Apr 9, 2001
I just learned that my daughter had unprotected oral sex performed on her by a virtual stranger. She swears that she did not "touch him" which I find hard to believe. what are her risks, based on what she said, for contracting HIV/aid and when should I have her tested
Response from Dr. Little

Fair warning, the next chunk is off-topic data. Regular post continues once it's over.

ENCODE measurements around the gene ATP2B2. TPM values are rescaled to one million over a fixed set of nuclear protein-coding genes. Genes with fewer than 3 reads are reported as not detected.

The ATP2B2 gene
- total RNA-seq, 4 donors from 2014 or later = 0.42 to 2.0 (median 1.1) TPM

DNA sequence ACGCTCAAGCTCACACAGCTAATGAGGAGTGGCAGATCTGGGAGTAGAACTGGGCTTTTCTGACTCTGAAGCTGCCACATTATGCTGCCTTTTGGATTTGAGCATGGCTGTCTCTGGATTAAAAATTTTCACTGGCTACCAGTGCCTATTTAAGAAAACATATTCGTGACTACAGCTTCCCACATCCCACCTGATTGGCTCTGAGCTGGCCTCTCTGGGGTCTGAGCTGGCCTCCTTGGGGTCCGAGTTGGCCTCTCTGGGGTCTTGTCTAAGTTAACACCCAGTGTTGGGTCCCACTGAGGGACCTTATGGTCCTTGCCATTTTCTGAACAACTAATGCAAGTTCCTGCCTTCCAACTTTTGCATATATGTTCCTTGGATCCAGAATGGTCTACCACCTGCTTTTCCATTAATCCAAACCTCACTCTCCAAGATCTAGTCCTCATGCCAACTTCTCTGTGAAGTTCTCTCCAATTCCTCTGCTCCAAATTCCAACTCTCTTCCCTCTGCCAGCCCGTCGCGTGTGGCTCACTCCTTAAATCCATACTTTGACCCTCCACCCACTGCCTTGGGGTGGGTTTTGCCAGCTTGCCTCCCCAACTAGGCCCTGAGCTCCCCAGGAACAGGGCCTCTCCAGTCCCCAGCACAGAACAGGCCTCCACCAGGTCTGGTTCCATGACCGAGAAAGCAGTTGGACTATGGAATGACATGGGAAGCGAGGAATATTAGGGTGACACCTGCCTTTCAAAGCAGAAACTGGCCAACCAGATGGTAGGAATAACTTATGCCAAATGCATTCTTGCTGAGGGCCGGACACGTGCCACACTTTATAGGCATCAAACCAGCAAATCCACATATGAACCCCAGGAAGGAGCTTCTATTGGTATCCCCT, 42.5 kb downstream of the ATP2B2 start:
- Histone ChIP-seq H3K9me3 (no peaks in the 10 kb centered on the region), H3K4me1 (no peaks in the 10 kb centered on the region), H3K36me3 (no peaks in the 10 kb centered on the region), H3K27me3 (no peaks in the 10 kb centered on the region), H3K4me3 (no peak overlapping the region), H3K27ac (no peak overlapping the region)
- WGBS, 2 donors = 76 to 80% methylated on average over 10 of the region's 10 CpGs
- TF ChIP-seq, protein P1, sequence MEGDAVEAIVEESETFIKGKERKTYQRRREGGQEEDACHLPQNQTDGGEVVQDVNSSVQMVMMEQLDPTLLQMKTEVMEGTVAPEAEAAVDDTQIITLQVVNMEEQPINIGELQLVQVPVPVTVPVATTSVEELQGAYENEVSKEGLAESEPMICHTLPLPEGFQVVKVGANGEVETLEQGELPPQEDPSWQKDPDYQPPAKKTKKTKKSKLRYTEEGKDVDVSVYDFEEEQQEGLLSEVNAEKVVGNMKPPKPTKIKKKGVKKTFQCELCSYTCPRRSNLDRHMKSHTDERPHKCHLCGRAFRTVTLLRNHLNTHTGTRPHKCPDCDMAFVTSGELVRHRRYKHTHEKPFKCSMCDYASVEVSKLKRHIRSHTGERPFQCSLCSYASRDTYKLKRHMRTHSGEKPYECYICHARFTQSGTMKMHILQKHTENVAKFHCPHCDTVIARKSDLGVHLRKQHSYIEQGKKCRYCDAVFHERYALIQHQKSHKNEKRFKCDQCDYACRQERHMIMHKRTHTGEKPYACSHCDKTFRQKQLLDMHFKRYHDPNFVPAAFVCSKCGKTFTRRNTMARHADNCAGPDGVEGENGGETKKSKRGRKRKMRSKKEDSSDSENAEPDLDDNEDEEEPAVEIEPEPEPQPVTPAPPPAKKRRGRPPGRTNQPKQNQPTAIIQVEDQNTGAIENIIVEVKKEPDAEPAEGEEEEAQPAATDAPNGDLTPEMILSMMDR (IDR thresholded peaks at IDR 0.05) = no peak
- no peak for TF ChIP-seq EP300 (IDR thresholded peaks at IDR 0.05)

In general, the risks associated with oral sex are thought to be lower than the risks of anal or vaginal intercourse. Following an exposure where the HIV status of the partner is unknown, given that the risk is low but not zero, I generally advise that testing be done immediately and at 6 months after the exposure. The reason for the immediate test is to document that the individual was negative at the time of the initial exposure. Then, if negative, follow-up is advise immediately if the person develops fever, sore throat, or other "flu-like" symptoms within the month following the expousre. These symptoms have been associated with HIV seroconversion (the period of becoming HIV positive). Specialized testing is available for people who have symptoms like this following a possible exposure. Also, the follow-up testing after a potential exposure is to document that the person has not seroconverted in the absence of symptoms. It typically takes 4-6 weeks (occasionally more) to develop antibody to HIV which is what is measured in the typical HIV test. The follow-up at 6 months is a bit on the long side, and if you wish you could also test at 3 and 6 months after an exposure. The major caution is that a negative at 3 months is not an absolute guarentee that the person is negative and follow-up testing should also be performed about 6 months after the potential exposure.
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